Saving up cash is something many people look to do to prepare for the future, but knowing how best to make those pounds count can also be a bit of a headache. However, investment bonds are one consideration as to how to make your money work for you.
Rather than simply putting your money into a savings account, you can choose to take up a bond at an investment risk of your choosing, and the higher the risk, the higher the potential yield from your investment.
Investment bonds give you the chance to put your money into a variety of funds, which are then managed for you by professional investment managers. The usual practice in setting one up is to generate long term financial gain, but it is also possible to use them to generate a regular income.
Usually, these kinds of bonds have a minimum initial investment of around £5,000 as a lump sum and this sum entitles you to an allocation of shares or units in a certain product or fund of your choice, which leads to a portfolio of investments.
The price of your investment will then increase in line with the value of this portfolio, and so the value of your bond will rise. As these bonds are often also premium life assurance policies, an element of life cover can also be added to your investment, which will be paid out in the event of your death.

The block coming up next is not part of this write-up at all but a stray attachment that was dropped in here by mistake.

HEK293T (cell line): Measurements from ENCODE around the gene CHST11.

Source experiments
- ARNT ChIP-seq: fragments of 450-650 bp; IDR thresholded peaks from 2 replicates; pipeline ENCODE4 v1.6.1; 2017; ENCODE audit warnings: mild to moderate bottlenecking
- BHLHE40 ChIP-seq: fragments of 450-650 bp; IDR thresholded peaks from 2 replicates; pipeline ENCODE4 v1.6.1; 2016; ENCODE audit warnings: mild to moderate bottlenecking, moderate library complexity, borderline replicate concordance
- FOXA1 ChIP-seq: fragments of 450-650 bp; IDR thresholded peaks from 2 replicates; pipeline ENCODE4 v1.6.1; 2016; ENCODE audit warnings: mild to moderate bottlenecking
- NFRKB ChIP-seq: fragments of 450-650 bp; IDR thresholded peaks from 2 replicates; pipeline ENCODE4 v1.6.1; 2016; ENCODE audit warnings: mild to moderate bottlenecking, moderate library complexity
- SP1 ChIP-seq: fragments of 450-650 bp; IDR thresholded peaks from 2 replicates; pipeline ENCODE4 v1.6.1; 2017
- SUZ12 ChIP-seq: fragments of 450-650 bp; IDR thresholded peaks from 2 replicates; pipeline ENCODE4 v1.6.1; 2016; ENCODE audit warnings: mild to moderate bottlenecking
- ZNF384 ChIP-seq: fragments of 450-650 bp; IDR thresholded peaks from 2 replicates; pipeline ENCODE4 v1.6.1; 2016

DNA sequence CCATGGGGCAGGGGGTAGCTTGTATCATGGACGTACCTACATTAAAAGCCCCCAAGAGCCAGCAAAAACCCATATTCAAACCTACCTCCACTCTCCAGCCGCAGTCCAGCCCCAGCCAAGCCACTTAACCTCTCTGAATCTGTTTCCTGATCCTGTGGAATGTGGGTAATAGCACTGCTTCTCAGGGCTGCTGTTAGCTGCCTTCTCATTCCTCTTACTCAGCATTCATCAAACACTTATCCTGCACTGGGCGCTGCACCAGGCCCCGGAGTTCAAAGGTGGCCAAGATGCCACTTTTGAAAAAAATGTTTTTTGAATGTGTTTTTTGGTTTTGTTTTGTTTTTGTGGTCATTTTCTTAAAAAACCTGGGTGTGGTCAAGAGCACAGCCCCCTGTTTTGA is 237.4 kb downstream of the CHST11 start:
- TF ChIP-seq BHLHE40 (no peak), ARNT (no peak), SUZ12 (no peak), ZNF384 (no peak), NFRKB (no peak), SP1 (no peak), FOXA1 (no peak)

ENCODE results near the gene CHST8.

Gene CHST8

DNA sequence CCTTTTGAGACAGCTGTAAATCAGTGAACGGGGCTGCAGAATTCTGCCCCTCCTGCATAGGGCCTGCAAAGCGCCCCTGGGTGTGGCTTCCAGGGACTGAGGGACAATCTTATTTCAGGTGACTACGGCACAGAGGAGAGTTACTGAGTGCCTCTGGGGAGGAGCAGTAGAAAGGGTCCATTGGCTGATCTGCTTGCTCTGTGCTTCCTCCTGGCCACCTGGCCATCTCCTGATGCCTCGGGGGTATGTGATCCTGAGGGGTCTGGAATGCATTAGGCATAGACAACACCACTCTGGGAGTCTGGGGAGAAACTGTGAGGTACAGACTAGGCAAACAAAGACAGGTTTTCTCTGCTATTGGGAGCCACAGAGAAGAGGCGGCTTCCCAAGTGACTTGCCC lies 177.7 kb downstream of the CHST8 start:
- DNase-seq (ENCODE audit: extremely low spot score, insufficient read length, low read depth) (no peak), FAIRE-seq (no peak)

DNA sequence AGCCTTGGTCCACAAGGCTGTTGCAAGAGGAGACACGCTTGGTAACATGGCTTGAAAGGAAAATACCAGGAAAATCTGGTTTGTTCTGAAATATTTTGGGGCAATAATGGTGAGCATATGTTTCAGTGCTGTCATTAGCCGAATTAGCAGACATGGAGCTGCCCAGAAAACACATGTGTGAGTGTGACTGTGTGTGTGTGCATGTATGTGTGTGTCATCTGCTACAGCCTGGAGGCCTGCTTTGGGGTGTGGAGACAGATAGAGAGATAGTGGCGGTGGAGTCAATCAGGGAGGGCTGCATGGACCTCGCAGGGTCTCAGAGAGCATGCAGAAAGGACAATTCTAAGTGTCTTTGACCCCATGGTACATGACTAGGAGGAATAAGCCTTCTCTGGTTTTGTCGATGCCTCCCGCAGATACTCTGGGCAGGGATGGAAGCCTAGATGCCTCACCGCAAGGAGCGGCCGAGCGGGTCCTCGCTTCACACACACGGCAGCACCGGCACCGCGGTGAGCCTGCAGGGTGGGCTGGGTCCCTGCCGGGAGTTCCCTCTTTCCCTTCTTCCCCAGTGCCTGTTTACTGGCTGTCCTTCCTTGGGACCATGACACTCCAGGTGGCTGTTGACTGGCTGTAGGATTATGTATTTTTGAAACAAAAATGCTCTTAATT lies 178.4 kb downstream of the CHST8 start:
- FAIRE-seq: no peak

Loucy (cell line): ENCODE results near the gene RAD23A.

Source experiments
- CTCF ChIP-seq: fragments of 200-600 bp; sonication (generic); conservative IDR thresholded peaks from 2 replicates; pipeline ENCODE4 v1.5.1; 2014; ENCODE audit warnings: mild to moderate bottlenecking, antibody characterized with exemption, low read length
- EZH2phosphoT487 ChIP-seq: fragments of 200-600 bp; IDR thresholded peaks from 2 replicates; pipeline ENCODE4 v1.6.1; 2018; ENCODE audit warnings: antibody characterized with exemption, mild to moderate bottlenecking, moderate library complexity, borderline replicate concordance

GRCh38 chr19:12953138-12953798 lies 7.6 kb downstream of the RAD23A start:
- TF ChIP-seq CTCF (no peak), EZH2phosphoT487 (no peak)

When investment bonds first began to spring up in the late 20th century, there were only a choice of a few funds in which to invest, such as UK equities, overseas equities, commercial property, fixed interest securities and cash. You could decide between an amalgamation of investments and then switch between them free of charge, up to twice a year.
Profit bonds became fashionable around the 1990’s, as these invested in a spread of funds, and the gains were passed on in a different way. Profit funds returns are passed on through bonuses which are decided by the insurance company, in order to try and level out the rate of returns, and thus avoid the ups and downs in the stock market that generally occurred.
The value of bonds can still vary, but most often now boast a good record in bringing the investor a regular income.
Tax benefits are one thing you need to think about when considering investing in a bond. Investment bonds are a kind of life assurance, and so the insurer is liable to pay tax on the income, as well as on the capital growth generated by your fund. You do not have to pay capital gains tax on any profit you make, and neither must you pay basic rate income tax.
If you are a higher rate taxpayer, then it is possible that you could end up liable to income tax, which would then be calculated at a rate equal to the difference between the basic rate and the higher rates.
This would not happen until you either cash in your bonds or make a partial withdrawal (over five per cent per annum) of your original investment.
This benefit comes because of a special law that permits annual withdrawals from insurance bonds of up to five per cent for 20 years without any immediate tax liability.
Investment bonds can therefore often be an attractive prospect to those looking for something more dynamic than a savings account or for those simply unhappy with the possible savings interest rates which are on the table for them.